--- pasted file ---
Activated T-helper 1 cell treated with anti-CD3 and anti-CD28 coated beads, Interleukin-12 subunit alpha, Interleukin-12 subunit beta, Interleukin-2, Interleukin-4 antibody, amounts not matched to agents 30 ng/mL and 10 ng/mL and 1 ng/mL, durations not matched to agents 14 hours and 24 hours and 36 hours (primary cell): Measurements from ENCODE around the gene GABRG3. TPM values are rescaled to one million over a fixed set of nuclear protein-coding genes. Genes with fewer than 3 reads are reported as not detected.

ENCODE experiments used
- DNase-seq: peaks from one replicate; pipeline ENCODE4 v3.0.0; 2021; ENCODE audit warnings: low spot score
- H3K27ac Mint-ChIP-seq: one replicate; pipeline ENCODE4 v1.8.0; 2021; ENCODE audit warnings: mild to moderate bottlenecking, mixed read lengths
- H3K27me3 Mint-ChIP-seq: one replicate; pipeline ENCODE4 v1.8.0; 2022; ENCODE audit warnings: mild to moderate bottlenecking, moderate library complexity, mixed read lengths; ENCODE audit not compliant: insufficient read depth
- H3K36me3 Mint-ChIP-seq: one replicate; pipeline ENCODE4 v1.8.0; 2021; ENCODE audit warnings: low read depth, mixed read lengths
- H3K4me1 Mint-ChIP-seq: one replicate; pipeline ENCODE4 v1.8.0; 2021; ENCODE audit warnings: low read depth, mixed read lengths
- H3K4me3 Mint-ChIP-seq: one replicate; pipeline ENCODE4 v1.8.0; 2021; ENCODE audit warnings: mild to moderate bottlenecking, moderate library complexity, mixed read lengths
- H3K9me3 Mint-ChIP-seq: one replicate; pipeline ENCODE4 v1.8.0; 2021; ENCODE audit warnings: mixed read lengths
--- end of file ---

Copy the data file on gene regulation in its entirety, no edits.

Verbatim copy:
Activated T-helper 1 cell treated with anti-CD3 and anti-CD28 coated beads, Interleukin-12 subunit alpha, Interleukin-12 subunit beta, Interleukin-2, Interleukin-4 antibody, amounts not matched to agents 30 ng/mL and 10 ng/mL and 1 ng/mL, durations not matched to agents 14 hours and 24 hours and 36 hours (primary cell): Measurements from ENCODE around the gene GABRG3. TPM values are rescaled to one million over a fixed set of nuclear protein-coding genes. Genes with fewer than 3 reads are reported as not detected.

ENCODE experiments used
- DNase-seq: peaks from one replicate; pipeline ENCODE4 v3.0.0; 2021; ENCODE audit warnings: low spot score
- H3K27ac Mint-ChIP-seq: one replicate; pipeline ENCODE4 v1.8.0; 2021; ENCODE audit warnings: mild to moderate bottlenecking, mixed read lengths
- H3K27me3 Mint-ChIP-seq: one replicate; pipeline ENCODE4 v1.8.0; 2022; ENCODE audit warnings: mild to moderate bottlenecking, moderate library complexity, mixed read lengths; ENCODE audit not compliant: insufficient read depth
- H3K36me3 Mint-ChIP-seq: one replicate; pipeline ENCODE4 v1.8.0; 2021; ENCODE audit warnings: low read depth, mixed read lengths
- H3K4me1 Mint-ChIP-seq: one replicate; pipeline ENCODE4 v1.8.0; 2021; ENCODE audit warnings: low read depth, mixed read lengths
- H3K4me3 Mint-ChIP-seq: one replicate; pipeline ENCODE4 v1.8.0; 2021; ENCODE audit warnings: mild to moderate bottlenecking, moderate library complexity, mixed read lengths
- H3K9me3 Mint-ChIP-seq: one replicate; pipeline ENCODE4 v1.8.0; 2021; ENCODE audit warnings: mixed read lengths